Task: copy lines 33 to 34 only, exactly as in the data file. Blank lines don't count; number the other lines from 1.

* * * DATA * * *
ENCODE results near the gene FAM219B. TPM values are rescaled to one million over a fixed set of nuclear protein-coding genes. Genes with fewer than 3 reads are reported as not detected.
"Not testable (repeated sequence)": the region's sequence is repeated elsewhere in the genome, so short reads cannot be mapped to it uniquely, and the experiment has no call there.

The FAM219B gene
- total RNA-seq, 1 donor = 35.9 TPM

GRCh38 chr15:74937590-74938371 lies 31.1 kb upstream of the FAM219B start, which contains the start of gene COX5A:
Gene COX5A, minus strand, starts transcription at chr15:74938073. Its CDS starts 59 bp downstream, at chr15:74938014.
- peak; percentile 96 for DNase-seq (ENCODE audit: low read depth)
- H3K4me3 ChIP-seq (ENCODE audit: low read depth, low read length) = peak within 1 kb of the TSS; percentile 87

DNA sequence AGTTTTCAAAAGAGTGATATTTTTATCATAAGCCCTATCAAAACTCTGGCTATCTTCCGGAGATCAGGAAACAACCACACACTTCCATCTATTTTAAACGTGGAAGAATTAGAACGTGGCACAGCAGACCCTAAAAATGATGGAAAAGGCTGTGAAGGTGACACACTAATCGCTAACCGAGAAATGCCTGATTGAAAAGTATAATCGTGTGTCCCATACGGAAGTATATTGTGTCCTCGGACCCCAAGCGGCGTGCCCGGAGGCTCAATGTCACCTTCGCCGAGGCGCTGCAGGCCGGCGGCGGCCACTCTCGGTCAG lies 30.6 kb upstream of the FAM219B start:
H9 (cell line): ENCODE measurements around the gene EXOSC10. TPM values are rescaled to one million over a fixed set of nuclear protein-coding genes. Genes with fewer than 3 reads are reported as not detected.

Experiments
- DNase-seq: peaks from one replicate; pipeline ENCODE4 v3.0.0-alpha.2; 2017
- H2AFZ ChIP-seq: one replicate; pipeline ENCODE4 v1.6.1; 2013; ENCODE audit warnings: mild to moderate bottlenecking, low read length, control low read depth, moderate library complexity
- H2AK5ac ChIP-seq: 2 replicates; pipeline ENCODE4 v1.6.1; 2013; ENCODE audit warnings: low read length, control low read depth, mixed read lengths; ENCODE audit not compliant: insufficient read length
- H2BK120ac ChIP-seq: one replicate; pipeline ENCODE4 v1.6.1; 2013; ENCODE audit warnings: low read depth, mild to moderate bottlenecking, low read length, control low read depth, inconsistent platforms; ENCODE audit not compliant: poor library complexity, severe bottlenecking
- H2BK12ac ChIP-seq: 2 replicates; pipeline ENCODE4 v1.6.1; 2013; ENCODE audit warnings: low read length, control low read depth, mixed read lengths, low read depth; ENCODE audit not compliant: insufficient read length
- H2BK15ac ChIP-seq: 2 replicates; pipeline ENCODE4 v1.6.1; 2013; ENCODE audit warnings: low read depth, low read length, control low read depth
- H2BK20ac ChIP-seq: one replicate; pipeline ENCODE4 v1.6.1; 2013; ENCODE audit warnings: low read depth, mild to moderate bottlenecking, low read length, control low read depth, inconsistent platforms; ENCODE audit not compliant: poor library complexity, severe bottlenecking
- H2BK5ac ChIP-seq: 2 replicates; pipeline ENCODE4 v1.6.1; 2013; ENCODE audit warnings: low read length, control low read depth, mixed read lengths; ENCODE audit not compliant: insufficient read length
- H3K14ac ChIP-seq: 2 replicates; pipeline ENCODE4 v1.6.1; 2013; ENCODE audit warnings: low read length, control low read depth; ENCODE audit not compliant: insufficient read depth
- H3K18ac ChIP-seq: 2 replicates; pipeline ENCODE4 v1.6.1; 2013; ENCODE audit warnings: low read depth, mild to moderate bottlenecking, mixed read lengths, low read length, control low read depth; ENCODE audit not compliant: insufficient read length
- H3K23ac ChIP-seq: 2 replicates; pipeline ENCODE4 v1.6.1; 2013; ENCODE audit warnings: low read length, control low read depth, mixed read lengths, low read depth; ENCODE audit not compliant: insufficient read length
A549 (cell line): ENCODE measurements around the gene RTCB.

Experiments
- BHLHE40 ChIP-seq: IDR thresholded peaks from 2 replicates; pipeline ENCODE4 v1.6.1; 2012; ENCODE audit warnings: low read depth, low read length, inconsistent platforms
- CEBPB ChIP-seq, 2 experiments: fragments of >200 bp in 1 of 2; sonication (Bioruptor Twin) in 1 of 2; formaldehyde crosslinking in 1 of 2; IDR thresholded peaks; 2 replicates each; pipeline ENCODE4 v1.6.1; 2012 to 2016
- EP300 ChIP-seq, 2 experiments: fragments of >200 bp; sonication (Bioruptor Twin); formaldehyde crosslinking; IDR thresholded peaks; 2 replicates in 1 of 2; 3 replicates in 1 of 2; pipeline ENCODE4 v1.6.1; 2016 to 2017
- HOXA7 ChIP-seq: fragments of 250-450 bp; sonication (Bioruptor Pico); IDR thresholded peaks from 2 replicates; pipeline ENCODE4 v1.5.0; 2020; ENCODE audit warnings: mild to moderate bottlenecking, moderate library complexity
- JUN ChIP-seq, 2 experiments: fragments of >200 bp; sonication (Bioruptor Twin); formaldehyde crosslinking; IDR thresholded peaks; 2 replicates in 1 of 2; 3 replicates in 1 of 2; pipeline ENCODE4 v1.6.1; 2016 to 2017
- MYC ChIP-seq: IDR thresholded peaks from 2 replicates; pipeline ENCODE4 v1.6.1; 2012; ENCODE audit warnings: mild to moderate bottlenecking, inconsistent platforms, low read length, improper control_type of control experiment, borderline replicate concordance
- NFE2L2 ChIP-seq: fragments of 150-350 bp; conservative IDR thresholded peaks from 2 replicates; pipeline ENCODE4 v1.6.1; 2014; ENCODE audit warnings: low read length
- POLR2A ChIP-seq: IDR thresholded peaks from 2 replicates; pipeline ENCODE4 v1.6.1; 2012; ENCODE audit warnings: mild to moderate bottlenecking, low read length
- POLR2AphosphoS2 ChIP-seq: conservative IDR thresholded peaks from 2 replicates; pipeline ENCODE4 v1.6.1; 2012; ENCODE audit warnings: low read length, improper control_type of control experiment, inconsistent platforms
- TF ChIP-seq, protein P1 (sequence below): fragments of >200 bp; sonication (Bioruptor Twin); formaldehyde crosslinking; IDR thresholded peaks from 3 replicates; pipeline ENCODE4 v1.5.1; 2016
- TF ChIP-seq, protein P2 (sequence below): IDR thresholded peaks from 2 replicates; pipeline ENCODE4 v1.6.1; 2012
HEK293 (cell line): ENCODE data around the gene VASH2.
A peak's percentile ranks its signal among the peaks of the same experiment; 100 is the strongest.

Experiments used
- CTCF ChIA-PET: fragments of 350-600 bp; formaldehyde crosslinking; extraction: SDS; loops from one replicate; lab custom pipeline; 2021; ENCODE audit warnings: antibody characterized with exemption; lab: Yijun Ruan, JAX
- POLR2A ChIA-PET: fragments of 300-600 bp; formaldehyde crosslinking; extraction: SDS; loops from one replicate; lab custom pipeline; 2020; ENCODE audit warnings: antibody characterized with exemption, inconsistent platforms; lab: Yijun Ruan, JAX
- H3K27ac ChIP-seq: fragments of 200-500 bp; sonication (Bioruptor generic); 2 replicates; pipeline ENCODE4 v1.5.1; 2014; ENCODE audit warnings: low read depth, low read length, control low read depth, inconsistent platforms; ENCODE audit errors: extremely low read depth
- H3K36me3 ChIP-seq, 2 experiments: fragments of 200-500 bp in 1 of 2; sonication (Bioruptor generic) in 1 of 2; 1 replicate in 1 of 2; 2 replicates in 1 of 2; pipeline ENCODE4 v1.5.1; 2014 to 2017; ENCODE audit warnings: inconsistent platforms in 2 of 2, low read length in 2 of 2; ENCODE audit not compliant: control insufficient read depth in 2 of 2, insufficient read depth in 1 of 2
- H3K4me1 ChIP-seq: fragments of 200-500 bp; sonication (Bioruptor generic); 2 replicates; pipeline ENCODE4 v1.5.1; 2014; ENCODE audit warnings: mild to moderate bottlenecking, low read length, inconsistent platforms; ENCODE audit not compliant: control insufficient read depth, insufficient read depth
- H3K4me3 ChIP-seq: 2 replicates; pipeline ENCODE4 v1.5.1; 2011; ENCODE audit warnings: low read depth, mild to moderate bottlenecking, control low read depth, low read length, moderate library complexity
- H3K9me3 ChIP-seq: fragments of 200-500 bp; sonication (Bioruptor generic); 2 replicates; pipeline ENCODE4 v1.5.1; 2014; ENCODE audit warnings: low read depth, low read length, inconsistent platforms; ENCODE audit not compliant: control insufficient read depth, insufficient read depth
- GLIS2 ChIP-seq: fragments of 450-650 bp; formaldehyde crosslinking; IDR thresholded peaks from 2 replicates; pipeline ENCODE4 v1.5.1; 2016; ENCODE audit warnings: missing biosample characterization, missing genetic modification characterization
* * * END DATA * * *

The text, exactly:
- POLR2AphosphoS2 ChIP-seq: conservative IDR thresholded peaks from 2 replicates; pipeline ENCODE4 v1.6.1; 2012; ENCODE audit warnings: low read length, improper control_type of control experiment, inconsistent platforms
- TF ChIP-seq, protein P1 (sequence below): fragments of >200 bp; sonication (Bioruptor Twin); formaldehyde crosslinking; IDR thresholded peaks from 3 replicates; pipeline ENCODE4 v1.5.1; 2016